Top tech lobbying group calls Mexico tariffs ‘potentially devastating’


The Consumer Technology Association (CTA), the largest tech lobbying association by member count, on Friday slammed President Trump’s new tariffs on Mexico, saying they are “potentially devastating” to the technology sector. 

CTA has been lobbying against Trump’s tariff policies for months, warning that they could force tech companies to raise the price of their products or severely harm their bottom lines.

{mosads}On Friday, CTA argued that Mexico is vital to the consumer technology industry and any retaliatory tariffs could ravage the trade partnership. 

“Mexico is not only one of our top trading partners, it’s the number one export market for American consumer technology sector products,” Gary Shapiro, CTA’s president and CEO, said in a statement. 

The top export markets for U.S. consumer technology products include Mexico, Canada, Hong Kong, and China. Mexico has emerged as the biggest trading partner of the U.S., replacing China.  

“‘If Mexico reciprocates with tariffs of its own, our country’s employers and workers will end up paying twice over for the administration’s misguided trade policies,” Shapiro added.

Trump late on Thursday announced he would impose tariffs on Mexico to pressure the country into staving off the flow of migrants into the U.S. through the southern border. The president said the U.S. will impose a 5 percent tariff on “all goods” coming into the U.S. from Mexico starting June 10.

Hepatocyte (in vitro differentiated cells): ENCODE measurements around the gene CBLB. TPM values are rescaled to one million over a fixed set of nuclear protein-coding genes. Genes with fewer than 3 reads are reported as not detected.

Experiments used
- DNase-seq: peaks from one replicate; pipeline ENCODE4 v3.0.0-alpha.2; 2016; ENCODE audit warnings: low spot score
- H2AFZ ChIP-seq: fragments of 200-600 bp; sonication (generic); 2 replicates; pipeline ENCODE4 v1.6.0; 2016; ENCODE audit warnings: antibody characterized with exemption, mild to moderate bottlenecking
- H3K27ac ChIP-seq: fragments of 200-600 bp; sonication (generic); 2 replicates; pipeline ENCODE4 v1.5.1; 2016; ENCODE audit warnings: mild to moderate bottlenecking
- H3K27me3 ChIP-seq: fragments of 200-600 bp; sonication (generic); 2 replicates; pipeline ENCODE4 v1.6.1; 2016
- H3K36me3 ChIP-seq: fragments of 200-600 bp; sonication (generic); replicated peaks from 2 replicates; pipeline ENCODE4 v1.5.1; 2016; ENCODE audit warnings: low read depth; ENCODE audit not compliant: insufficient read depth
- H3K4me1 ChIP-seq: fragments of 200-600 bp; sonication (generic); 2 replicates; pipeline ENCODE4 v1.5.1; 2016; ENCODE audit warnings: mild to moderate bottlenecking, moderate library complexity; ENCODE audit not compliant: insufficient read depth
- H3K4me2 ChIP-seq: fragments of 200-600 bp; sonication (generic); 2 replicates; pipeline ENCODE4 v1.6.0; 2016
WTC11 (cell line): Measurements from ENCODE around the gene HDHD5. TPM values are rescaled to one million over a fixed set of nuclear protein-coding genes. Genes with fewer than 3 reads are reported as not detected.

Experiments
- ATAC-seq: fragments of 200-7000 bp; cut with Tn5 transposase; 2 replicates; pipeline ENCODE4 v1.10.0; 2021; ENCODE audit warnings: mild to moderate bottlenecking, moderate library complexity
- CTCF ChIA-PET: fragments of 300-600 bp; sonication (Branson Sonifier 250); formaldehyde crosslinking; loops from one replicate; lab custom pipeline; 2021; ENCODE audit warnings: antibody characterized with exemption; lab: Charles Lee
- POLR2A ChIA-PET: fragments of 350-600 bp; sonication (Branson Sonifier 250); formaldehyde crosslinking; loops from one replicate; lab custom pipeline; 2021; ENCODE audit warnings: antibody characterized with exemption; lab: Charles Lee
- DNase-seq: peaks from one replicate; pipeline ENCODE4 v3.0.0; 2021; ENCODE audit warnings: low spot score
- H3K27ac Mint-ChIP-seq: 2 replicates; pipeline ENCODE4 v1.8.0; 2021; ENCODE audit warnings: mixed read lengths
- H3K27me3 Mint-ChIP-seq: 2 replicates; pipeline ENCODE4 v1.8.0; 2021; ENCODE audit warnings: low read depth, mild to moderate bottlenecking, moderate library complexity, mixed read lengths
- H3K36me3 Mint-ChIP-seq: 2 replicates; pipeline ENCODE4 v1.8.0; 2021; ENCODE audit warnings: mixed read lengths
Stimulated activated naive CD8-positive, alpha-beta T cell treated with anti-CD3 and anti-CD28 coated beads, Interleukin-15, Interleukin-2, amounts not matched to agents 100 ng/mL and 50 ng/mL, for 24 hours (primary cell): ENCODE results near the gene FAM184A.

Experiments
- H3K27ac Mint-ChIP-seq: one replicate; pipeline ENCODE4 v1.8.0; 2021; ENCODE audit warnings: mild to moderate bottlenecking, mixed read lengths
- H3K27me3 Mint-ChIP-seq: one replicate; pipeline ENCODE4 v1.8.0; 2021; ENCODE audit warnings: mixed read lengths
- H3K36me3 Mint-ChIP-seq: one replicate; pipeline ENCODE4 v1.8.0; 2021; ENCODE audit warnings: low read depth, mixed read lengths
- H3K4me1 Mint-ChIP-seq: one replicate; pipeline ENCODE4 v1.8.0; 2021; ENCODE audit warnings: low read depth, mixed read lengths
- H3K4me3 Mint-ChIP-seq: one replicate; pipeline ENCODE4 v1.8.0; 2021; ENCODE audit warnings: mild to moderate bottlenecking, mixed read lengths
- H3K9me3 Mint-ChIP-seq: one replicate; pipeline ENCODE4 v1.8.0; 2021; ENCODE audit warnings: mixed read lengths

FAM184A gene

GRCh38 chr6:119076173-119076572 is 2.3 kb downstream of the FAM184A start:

The White House distributed a statement saying that tariffs would increase by 5 percent each month until they reach 25 percent “unless and until Mexico substantially stops the illegal inflow of aliens coming through its territory.” 

The move came as the administration has been ramping up pressure on Congress to pass the UMSCA, a revised trade pact with Canada and Mexico.  

CTA applauded the Trump administration’s moves on the Canada-Mexico-U.S. trade pact but said it had “backslid” with the Mexico tariffs announcement.

“The administration made important progress yesterday by alerting Congress that the new NAFTA (USMCA) may come soon – but almost immediately backslid by slapping tariffs on Mexico, a valuable neighbor,” Shapiro said. “This is potentially devastating to American small businesses and all the people they employ.”

Major tech lobbying groups have been mobilizing aggressively against Trump’s escalating trade war with China, a top tech trade partner, over the past year as well.

According to industry estimates, the tariffs already in place have cost the U.S. tech sector about $1 billion more per month since October. 

Tags Donald Trump Mexico Tariffs tech Trade USMCA
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